Ministry of Margaret Nelson
Uganda, Africa

October 19, 2005

A Rainy Day

In tropical Uganda, high humidity, heat, and frequent rains are the norm. For about 9 months of the year, in my part of the country, it rains anywhere from 2-3 times a week to daily, and often nightly as well. The country averages 85" of rain per year, so everything is lush and green. I often think that every shade of green that God created can be found in Uganda!

Most of our rainstorms are the thunder and lightning variety. This is year round, as we have no winter here. The rains are very often torrential in nature. I read once somewhere a description of this kind of rain, how if stick your arm out in it, your hand will disappear! Well, I haven't seen it rain quite THAT hard, but close! It can be raining so hard you think it can't possibly rain any harder… and then it does! I've seen it level corn fields, rip out huge trees, and flood my house.

When such rains are falling, roads quickly turn into rivers. Dirt turns into quagmires. Hollows turn into lakes. There is a waterfall from each and every roof and on every hill. Sometimes hailstones come down, bouncing off the tin roofs with the sound of pelting stones, drowning out all other sounds.

Driving becomes treacherous in storms. Sometimes the rain, wind and hail come down so hard, you can only pull off the road and wait for it to pass. You pray that no other driver comes along blindly, to run into you! You just can't see to drive. As the gullies and potholes fill up with running water, if you're not familiar with where they are, you can easily drive into a bone-jarring, axle-breaking hole. When I first came to Uganda, one of my first trips out into a village was during such a storm. We didn't know the road, so when our driver came to a place where there was a torrent down the center of the small dirt road, he judged wrongly. He went to the right of the rushing water, when he should have gone left. As a result, we slid off into the deep ditch that we couldn't see, nearly onto our side, with one wheel up in the air!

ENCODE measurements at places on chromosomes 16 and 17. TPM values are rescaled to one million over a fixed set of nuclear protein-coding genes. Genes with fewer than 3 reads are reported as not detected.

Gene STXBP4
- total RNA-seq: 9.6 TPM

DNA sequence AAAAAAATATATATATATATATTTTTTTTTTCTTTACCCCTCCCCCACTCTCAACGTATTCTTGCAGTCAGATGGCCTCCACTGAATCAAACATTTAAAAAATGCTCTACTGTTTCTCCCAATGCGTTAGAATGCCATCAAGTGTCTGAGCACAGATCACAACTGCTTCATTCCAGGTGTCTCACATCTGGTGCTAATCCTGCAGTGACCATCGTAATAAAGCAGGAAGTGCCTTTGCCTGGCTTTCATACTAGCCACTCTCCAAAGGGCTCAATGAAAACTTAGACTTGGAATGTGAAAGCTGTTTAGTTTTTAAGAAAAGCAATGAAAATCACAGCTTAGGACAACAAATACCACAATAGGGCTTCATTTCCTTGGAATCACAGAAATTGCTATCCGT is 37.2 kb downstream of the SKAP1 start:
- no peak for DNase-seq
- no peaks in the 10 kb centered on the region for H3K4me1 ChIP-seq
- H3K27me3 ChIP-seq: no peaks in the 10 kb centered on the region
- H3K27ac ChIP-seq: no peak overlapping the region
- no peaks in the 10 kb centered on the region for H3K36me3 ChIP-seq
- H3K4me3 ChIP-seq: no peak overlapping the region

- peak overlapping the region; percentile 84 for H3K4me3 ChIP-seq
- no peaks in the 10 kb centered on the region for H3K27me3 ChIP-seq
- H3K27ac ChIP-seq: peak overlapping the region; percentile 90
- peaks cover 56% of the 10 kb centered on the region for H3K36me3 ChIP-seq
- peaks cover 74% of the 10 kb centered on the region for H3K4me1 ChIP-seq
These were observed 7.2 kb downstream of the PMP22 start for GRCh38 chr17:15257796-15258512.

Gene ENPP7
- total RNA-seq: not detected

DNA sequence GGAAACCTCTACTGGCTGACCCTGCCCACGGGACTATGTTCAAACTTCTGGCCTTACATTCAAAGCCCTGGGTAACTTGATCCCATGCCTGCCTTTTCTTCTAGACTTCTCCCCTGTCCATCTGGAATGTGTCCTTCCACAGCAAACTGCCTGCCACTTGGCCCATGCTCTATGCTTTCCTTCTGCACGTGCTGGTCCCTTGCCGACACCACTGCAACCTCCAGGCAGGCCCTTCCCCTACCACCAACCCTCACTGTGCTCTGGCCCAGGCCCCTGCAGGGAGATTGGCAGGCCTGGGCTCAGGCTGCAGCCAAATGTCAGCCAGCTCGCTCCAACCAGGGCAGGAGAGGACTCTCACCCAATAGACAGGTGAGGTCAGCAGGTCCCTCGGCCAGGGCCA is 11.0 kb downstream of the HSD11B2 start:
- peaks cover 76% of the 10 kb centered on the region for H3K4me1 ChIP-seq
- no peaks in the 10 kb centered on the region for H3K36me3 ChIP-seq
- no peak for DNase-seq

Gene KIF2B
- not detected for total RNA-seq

This week a friend and I were leaving for home after a day in Kampala when the heavens ruptured and emptied on us. Lighting crashed down all around us as we slowly wended our way through the flooded streets and dodged the invisible, swirling potholes. The defroster in our vehicle didn't work, so our windows quickly fogged up. We were forced to drive with our side windows partly down to keep air circulating, fighting a losing battle to see through the foggy glass into already poor driving conditions.